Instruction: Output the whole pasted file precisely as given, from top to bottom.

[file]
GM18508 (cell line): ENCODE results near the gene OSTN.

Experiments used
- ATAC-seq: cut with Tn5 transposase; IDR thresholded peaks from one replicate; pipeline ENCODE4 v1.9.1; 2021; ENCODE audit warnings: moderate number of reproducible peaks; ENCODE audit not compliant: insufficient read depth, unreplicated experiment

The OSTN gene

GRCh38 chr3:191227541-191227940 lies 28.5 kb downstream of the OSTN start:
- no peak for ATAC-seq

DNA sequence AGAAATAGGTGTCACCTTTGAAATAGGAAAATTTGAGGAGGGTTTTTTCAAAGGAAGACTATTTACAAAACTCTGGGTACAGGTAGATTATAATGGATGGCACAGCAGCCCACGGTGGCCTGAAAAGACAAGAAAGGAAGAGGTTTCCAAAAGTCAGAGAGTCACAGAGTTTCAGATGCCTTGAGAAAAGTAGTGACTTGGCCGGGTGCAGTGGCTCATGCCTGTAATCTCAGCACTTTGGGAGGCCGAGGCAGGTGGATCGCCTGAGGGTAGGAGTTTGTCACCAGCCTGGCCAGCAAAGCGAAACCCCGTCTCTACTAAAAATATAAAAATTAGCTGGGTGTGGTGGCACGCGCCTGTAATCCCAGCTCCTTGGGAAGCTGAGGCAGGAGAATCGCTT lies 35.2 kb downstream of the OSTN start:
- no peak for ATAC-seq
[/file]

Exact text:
GM18508 (cell line): ENCODE results near the gene OSTN.

Experiments used
- ATAC-seq: cut with Tn5 transposase; IDR thresholded peaks from one replicate; pipeline ENCODE4 v1.9.1; 2021; ENCODE audit warnings: moderate number of reproducible peaks; ENCODE audit not compliant: insufficient read depth, unreplicated experiment

The OSTN gene

GRCh38 chr3:191227541-191227940 lies 28.5 kb downstream of the OSTN start:
- no peak for ATAC-seq

DNA sequence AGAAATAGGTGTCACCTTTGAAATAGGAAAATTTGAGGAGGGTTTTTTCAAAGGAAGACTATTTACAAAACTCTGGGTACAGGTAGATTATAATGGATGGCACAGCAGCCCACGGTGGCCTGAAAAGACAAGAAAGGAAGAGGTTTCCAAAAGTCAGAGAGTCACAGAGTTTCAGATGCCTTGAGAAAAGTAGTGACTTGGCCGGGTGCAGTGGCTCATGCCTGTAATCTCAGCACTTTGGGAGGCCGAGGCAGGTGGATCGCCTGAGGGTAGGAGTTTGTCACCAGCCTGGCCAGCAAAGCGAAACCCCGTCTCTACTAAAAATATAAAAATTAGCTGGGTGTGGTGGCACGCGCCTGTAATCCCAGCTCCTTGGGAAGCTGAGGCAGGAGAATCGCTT lies 35.2 kb downstream of the OSTN start:
- no peak for ATAC-seq